…Stockbroking volumes in India have risen sharply in 1HFY10 on the back of strong FII inflows. Looking beyond short term cyclical drivers, we find that brokers are good long term plays on a country’s economic prospects and therefore outperform the stockmarket on a cross-cycle basis.
Focussing on the bigger picture
Stockbroking volumes have bounced back strongly in 1HFY10 (up ~55% YoY) on the back of FII inflows of $13.7bn into Indian equities in FY10YTD. Whilst 1HFY10 volumes (Rs. 930 bn ADV) are c.30% higher than FY08 volumes (hitherto considered to be the best year in terms of market volumes), the lack of retail participation puts a question mark on the sustainability of market volumes if FII flows dry up. However, in terms of the longer term investment hypothesis for stockbrokers, we draw comfort from two points:
Retail savings entering the Indian equity market: Our analysis shows that over the next 20 years, as India’s per capita income rises 4x, her savings rate will go from 38% to 45% of GDP. As a result, annual household savings entering the stock market will rise 9x and annual insurance/long-term savings will rise 7x. Stockbrokers are poised for huge gains from this mega trend both as conduits for retail investors to access the market and as distributors of packaged financial products.
Brokerages outperform on a cross-cycle basis: As is well known, brokers are geared plays on stockmarkets. What is less well known is that globally, brokerages have outperformed the broader stockmarket in most of the major markets over 5, 10 and 20 years. This trend can be seen in India as well where the only major listed stockbroker in India since 1999, Kotak, has outperformed the broader index by a CAGR of 45%. Over the last 5 years, an equal weighted average portfolio of Kotak and India Infoline (the only two significant brokers listed 5 years ago) would have outperformed the index by 27% p.a.
MARKET VOLUMES HAVE RISEN SHARPLY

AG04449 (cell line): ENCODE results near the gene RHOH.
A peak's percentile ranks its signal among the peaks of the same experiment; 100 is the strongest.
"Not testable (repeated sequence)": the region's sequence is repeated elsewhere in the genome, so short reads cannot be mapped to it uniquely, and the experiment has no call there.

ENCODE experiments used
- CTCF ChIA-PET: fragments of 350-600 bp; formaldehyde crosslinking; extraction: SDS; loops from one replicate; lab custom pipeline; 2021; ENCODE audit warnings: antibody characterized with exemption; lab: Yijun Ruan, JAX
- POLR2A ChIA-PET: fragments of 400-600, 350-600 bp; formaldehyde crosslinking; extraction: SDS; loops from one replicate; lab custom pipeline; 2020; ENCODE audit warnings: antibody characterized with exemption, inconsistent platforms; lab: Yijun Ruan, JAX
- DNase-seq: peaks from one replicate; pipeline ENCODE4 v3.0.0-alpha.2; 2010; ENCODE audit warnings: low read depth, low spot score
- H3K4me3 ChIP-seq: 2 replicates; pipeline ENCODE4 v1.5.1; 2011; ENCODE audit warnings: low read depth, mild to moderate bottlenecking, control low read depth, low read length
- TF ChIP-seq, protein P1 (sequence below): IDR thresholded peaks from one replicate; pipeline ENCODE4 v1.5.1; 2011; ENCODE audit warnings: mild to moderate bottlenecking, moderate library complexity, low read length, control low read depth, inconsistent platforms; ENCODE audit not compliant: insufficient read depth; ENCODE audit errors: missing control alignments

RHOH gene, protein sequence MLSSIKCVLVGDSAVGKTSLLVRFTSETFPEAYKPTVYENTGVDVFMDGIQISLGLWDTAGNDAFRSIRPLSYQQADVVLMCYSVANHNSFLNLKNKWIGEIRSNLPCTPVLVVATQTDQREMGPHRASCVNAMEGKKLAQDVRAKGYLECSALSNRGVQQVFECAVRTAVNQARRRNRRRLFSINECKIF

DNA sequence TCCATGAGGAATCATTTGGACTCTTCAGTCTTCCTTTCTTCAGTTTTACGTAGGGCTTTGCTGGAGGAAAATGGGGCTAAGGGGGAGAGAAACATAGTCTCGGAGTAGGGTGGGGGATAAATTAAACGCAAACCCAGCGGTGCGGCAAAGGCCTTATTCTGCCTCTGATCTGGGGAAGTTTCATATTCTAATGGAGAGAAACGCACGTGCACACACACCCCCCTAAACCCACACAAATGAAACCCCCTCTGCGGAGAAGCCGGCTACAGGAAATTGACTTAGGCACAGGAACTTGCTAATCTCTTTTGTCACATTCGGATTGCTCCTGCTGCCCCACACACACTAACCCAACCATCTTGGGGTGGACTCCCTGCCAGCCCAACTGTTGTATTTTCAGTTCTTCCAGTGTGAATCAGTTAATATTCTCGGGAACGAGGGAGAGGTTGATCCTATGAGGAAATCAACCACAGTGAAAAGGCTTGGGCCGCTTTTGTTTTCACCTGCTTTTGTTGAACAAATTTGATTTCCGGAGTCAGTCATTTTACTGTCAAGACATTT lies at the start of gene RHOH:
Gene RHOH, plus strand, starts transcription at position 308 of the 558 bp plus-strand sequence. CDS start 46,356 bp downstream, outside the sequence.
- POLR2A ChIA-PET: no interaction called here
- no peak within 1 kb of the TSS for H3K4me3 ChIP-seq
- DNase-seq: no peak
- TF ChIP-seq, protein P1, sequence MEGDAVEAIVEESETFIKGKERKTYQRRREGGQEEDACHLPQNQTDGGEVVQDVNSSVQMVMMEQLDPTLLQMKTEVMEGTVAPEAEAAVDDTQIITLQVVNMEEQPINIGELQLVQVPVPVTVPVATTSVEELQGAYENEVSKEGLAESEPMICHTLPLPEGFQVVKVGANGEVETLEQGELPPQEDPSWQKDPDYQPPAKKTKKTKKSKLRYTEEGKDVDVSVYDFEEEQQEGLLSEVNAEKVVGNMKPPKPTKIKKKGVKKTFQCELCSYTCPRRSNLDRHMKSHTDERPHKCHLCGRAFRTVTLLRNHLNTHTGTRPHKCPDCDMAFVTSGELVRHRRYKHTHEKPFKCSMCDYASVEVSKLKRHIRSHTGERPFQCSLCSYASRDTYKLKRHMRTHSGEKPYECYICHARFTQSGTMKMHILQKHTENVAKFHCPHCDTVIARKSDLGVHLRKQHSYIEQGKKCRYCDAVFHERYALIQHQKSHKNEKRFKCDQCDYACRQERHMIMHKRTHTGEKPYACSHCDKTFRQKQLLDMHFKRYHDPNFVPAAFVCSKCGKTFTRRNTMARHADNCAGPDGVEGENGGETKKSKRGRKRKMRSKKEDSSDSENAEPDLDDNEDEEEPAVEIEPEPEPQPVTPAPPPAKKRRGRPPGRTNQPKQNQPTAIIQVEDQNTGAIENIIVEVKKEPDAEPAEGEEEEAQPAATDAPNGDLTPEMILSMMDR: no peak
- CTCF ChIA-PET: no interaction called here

After the sharp fall in market volumes in FY09 from their peak levels (down 40% between 3QFY08 and 4QFY09), these have bounced back with a vengeance in the first half of FY10. In 1HFY10 average daily volumes (ADV) have been close to Rs. 930 bn (up 55% YOY) compared to Rs. 610 bn in FY09 and Rs. 554 bn in 4QFY09. The major driver of volumes have been FII inflows, which have been to the tune of $13.7bn YTD FY10 (vs outflows of $10 bn in FY09).
However, this rally is still driven by FIIs as retail investors are yet to participate in the rally in a significant manner, either directly or through mutual funds. The share of retail volumes in total market volumes is still low at 53% compared to ~63% in FY08. Moreover, the net inflows to the equity mutual funds have not still picked up in FY10 despite a spectacular rally in the stock market over last six months. FY10YTD net inflows in equity mutual funds are only ~$1.2bn
compared to net inflows of $ 5.6bn and $9.4bn in FY07 and FY08 respectively.
Whilst the lack of retail participation, directly or through mutual funds, puts a question mark on the sustainability of market volumes in the near term if FII flows dry up, in terms of our longer term hypothesis for stockbrokers, we draw comfort from two points:
Savings entering equity markets: As highlighted in our 22nd September note, over the next twenty years, as India’s per capita income rises four fold, her savings rate will go from 38% to 45% of GDP. As a result, annual household savings entering the stock market will rise nine fold and annual insurance/long-term savings will rise seven fold. Stockbrokers are poised for huge gains from this mega trend.
In case anyone thinks that this is mindless extrapolation, it is worth noting that over the past 17 years, India’s savings rate has risen from 23% to 38% and annual flows of retail money into the stockmarket has risen 6X. So all we are banking on is a mild acceleration, based on data from the rich world, of what is already a well established mega trend.
Brokerages outperform on a cross-cycle basis: Globally brokerages have outperformed the broader stockmarket in most of the major markets over five, ten and twenty year periods. This trend can be seen in India as well where the only major listed stockbroker in 1999, Kotak, has outperformed the broader index by a CAGR of 42%. Over the last five years, an equal weighted average portfolio of Kotak and India Infoline (the only two significant brokers listed five years ago) would have outperformed index by a CAGR of 27%.
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